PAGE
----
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See also: Sage, saĝe, säge, and Säge

Contents

EnglishEdit

PronunciationEdit

Etymology 1Edit

From Old French sage (11th century), from Vulgar Latin *sapius, from Latin sapere (to taste, to discern, to be wise), from Proto-Indo-European *sap- (to taste). The noun meaning "man of profound wisdom" is recorded from circa 1300. Originally applied to the Seven Sages of Greece.

AdjectiveEdit

sage (comparative sager, superlative sagest)

  1. Wise.
    • Shakespeare
      All you sage counsellors, hence!
    • Milton
      commanders, who, cloaking their fear under show of sage advice, counselled the general to retreat
  2. (obsolete) grave; serious; solemn
    • Milton
      [Great bards] in sage and solemn tunes have sung.
SynonymsEdit
  • (wise): For semantic relationships of this sense, see wise in the Thesaurus.
  • (grave): For semantic relationships of this sense, see serious in the Thesaurus.
TranslationsEdit

NounEdit

sage (plural sages)

  1. A wise person or spiritual teacher; a man or woman of gravity and wisdom, especially, a teacher venerable for years, and of sound judgment and prudence; a grave or stoic philosopher.
    • 1748, David Hume, Enquiries concerning the human understanding and concerning the principles of moral, London: Oxford University Press (1973), § 34:
      We aspire to the magnanimous firmness of the philosophic sage.
SynonymsEdit
  • (wise person): For semantic relationships of this sense, see sage in the Thesaurus.
Derived termsEdit
Related termsEdit
TranslationsEdit

See alsoEdit

Etymology 2Edit

 
Sage leaves

From Middle French sauge, from Old French salje, from Latin salvia, from salvus (healthy), see safe.

NounEdit

sage (uncountable)

  1. The plant Salvia officinalis and savory spice produced from it; also planted for ornamental purposes.
  2. Any plant in the genus Salvia
  3. Any of a number of plants such as sagebrush considered to be similar to Salvia officinalis, mostly because they are small shrubs and have gray foliage or are aromatic.
SynonymsEdit
Derived termsEdit
TranslationsEdit
See alsoEdit

Further readingEdit

Etymology 3Edit

Borrowed from Japanese 下げる (sageru, to lower).

PronunciationEdit

  • Etymologically /sɑɡɛ/, but often /seɪdʒ/ due to its English homograph.

InterjectionEdit

sage

  1. (Internet slang) Word used in the email field of imageboards to prevent a bump of the post. Used as an option rather than a word in some imageboard software.
    sage in all fields

VerbEdit

sage (third-person singular simple present sages, present participle saging, simple past and past participle saged)

  1. (Internet slang) The act of using the word or option sage in the email field or a checkbox of an imageboard when posting a reply.
    Reminder to sage and report.

Usage notesEdit

  • This word is specific to imageboards. The original purpose of sage is to not bump a thread if one deems one's own post to be of little value.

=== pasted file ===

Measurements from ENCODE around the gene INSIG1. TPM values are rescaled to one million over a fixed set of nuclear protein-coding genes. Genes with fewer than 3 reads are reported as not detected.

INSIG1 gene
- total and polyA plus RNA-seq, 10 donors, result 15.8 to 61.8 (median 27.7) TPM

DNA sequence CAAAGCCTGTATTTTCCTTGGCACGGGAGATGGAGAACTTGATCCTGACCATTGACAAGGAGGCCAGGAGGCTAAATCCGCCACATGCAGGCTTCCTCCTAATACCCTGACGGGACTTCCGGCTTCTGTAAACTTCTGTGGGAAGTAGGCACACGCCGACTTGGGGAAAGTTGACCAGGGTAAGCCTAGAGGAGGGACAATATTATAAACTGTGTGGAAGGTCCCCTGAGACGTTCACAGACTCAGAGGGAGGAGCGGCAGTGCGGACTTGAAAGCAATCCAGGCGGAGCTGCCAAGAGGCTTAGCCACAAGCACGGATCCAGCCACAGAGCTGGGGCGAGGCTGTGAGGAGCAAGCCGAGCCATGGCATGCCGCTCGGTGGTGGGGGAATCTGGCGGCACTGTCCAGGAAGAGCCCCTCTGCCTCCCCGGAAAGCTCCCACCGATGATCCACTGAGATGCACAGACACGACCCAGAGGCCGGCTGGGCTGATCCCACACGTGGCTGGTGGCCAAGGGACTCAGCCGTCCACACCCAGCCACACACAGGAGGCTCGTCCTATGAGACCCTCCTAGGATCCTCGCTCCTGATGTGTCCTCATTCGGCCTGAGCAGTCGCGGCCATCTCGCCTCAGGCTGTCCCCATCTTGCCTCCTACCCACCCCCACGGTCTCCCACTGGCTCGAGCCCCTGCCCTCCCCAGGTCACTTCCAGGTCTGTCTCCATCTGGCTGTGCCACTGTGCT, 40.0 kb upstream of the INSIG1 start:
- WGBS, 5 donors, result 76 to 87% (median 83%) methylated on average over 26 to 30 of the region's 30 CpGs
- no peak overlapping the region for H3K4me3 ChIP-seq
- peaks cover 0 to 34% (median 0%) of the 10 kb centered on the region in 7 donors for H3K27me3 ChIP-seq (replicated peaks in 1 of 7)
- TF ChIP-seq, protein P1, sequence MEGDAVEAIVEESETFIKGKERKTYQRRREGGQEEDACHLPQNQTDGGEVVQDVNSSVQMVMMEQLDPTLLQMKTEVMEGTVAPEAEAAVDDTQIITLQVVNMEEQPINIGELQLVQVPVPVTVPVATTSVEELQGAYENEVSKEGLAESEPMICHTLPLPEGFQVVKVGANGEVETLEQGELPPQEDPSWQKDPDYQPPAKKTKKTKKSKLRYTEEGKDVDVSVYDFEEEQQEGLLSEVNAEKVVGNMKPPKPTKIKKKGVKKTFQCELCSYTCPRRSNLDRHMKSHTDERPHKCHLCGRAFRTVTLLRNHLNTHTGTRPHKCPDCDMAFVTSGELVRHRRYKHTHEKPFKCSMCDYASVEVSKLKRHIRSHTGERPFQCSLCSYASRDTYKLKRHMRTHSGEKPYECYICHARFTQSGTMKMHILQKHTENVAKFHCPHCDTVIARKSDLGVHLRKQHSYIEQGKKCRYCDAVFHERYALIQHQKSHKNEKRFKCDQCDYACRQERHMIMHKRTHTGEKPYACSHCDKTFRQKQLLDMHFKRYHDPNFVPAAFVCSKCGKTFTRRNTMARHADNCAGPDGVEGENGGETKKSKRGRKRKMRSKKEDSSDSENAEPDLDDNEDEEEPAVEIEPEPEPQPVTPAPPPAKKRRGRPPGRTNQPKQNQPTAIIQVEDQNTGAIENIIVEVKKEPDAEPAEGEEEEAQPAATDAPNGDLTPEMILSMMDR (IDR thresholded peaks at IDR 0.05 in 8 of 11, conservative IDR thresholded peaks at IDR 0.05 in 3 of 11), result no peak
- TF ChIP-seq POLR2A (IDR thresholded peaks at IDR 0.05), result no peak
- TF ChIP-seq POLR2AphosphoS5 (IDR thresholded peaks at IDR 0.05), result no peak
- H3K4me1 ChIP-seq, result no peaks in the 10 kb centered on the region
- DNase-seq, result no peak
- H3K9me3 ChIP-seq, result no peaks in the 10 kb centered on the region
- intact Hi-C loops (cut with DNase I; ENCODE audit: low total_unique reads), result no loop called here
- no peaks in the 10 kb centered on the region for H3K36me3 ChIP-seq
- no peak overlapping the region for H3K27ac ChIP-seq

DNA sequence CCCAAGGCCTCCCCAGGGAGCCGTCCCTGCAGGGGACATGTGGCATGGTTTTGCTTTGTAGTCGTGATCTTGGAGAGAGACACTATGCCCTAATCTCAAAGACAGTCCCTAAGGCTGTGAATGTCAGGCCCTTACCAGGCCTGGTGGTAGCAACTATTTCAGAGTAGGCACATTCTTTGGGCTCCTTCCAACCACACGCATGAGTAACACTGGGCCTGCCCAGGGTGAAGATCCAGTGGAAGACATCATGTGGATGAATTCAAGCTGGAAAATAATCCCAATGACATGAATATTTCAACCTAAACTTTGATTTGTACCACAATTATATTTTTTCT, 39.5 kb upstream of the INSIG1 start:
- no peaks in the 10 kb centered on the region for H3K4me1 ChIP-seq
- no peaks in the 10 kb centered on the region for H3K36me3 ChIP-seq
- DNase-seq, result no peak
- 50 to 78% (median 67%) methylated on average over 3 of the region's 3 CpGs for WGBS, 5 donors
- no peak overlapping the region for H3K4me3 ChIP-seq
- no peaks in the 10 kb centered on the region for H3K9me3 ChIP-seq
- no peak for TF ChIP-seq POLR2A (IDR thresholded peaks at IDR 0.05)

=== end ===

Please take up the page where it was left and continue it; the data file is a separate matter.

AnagramsEdit


Central FranconianEdit

Alternative formsEdit

  • san, son (Moselle Franconian)

EtymologyEdit

From Old High German sagēn.

PronunciationEdit

VerbEdit

sage (third-person singular present tense sät, past tense sat or sät, past participle jesat or jesät)

  1. (Ripuarian) to say; to tell

DutchEdit

PronunciationEdit

NounEdit

sage f (plural sagen)

  1. story of heraldry and valor, a saga.

EstonianEdit

EtymologyEdit

From Proto-Finnic *sakeda.

AdjectiveEdit

sage (genitive sageda, partitive sagedat)

  1. frequent

DeclensionEdit


FrenchEdit

EtymologyEdit

From Old French sage, from Vulgar Latin *sapius from the Classical Latin verb sapiō.

PronunciationEdit

AdjectiveEdit

sage (plural sages)

  1. (of a person) wise: prudent, cautious, and judicious
  2. (of a woman) Chaste, modest, irreproachable in conduct
  3. (of a child) Good, well-behaved, not naughty

NounEdit

sage m, f (plural sages)

  1. A person who is prudent, cautious, and judicious
  2. A sage (person)

AnagramsEdit

Further readingEdit


GermanEdit

PronunciationEdit

VerbEdit

sage

  1. First-person singular present of sagen.
  2. First-person singular subjunctive I of sagen.
  3. Third-person singular subjunctive I of sagen.
  4. Imperative singular of sagen.

HausaEdit

VerbEdit

sagḕ (grade 4)

  1. to become stiff or paralyzed

LatinEdit

AdjectiveEdit

sāge

  1. vocative masculine singular of sāgus

NounEdit

sage m

  1. singular vocative of sagus

sage n

  1. singular vocative of sagum

NormanEdit

EtymologyEdit

From Old French sage, from Vulgar Latin *sapius, from Latin sapiō, sapere (to taste; to discern; to be wise), from Proto-Indo-European *sap- (to taste).

AdjectiveEdit

sage m, f

  1. (Jersey) wise

Norwegian BokmålEdit

VerbEdit

sage (imperative sag, present tense sager, simple past saga or saget or sagde, past participle saga or saget or sagd, present participle sagende)

  1. to saw (cut something with a saw)

Related termsEdit

ReferencesEdit


Old FrenchEdit

EtymologyEdit

From Vulgar Latin *sapius from the Classical Latin verb sapiō.

AdjectiveEdit

sage m (oblique and nominative feminine singular sage)

  1. wise (having wisdom)

DescendantsEdit


Sathmar SwabianEdit

VerbEdit

sage

  1. to say

ReferencesEdit

  • Claus Stephani, Volksgut der Sathmarschwaben (1985)